This is a partial transcript of "Special Report With Brit Hume," March 15, 2005, that has been edited for clarity.
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JIM ANGLE, GUEST HOST: The Social Security debate has been relentless and rough. But one man who's survived it, going back well before the latest round started, is Republican Senator Lindsey Graham of South Carolina, who ran on this issue in 2002. He has proposed personal investment accounts and increasing the amount of wages subject to Social Security taxes to help p ay for them. Senator Graham is considered a central player in the debate over retirement security and in a search for a bipartisan solution. And he joins us now.
SEN. LINDSEY GRAHAM (R), SOUTH CAROLINA: I was 6`4" when I started this. I'm 5`7".
So I'm still hanging in there.
ANGLE: You've been whittled down a little bit?
GRAHAM: I've been whittled down but I'm tough.
ANGLE: Well, you might have gained an inch or two today.
ANGLE: Because the Senate voted 100 to zero to say strengthening Social Security is, quote, "A vital national priority. And that action should be taken at the earliest opportunity." I thought there were still people in the Senate who were reluctant to say this was something that needed quick action?
GRAHAM: I think the "no problem" crowd lost today. And this was a breakthrough for the Senate and I hope the country. Because we agreed 100 to nothing, and getting the Senate to agree to 100 to nothing on anything is almost impossible in this environment. But to the credit of the Republican and Democratic members of the Senate, we said today basically what the president's been saying. That the president and the Senate are now on record that to do nothing results in massive tax increases or massive benefit cuts for people in their `20s, and a permanent solution is our goal.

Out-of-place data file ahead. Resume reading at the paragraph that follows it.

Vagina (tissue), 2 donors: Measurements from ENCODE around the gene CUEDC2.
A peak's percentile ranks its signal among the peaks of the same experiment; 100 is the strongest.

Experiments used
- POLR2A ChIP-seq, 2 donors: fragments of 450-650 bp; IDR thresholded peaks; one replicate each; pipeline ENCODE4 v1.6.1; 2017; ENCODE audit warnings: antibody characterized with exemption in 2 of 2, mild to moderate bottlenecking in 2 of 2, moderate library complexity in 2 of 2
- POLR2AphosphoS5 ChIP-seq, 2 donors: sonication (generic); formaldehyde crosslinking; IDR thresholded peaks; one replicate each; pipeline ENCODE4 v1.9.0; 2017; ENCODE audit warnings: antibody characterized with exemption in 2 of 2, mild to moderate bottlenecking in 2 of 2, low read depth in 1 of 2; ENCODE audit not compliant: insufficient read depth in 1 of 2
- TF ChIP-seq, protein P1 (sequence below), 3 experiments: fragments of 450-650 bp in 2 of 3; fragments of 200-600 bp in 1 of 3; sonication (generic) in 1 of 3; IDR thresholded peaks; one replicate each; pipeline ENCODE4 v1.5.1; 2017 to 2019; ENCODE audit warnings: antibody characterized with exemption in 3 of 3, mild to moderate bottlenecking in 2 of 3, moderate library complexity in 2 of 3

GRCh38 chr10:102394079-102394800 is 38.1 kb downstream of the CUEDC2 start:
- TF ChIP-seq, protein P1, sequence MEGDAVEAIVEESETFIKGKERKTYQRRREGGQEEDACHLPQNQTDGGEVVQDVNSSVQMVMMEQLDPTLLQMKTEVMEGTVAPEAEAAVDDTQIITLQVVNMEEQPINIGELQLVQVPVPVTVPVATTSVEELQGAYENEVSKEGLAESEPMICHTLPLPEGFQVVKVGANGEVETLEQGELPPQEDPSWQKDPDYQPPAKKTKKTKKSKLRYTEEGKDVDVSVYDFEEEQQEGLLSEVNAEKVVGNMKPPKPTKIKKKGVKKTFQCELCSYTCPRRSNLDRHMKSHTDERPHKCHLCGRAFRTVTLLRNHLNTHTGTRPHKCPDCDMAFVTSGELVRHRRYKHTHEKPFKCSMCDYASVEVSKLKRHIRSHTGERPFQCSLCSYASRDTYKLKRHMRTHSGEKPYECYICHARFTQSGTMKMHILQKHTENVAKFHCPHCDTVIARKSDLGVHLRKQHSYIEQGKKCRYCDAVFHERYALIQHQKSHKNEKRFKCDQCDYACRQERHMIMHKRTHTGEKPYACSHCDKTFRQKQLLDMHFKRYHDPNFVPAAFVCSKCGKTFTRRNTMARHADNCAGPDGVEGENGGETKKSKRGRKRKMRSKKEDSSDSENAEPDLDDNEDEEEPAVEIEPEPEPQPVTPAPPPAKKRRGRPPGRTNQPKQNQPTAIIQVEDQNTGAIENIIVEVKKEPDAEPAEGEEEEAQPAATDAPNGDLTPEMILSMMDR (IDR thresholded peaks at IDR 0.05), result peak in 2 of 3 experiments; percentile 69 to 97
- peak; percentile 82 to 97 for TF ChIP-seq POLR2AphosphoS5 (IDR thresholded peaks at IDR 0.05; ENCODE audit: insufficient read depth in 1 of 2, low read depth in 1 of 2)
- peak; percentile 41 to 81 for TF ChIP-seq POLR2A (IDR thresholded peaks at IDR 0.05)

ANGLE: Now, one of the other debates has been over when something needs to be done. Alan Greenspan and others keep saying we have to do something before the baby boomers retire. Why? Why is that an important date?
GRAHAM: Well, the big elephant in the whole system is the baby boomer generation that marches through like a herd of elephants. And we begin to retire in 2008. I was born in `55. In 2021, I will be retirement eligible. And I'm right in the middle of the baby boom. Thirty million of us are going to come into the system. And no solution before now has ever addressed the baby boomers. And that's what we need to address. Because if you wait until we get into the system, 2042 is way too late.
ANGLE: Well, besides which, it's very hard to change benefits for people already in retirement.
ANGLE: Especially when you have that many of them, young retired politically active.
GRAHAM: Well, I represent that generation and I'm willing to sacrifice. Because the people who came before me, my dad was in World War II, I'm willing to make life better by giving a little bit now so that we don't have to pay a bunch later.
But when I was born in 1955, 16 workers were paying into Social Security. Today, there's three and a half. Twenty years from now, there will be two workers. And two people can't do what 16 people used to do without major problems.
ANGLE: Now, you have argued that proposing personal accounts, touting personal accounts, initially in this debate, was a sideshow because it took away attention from the solvency issue.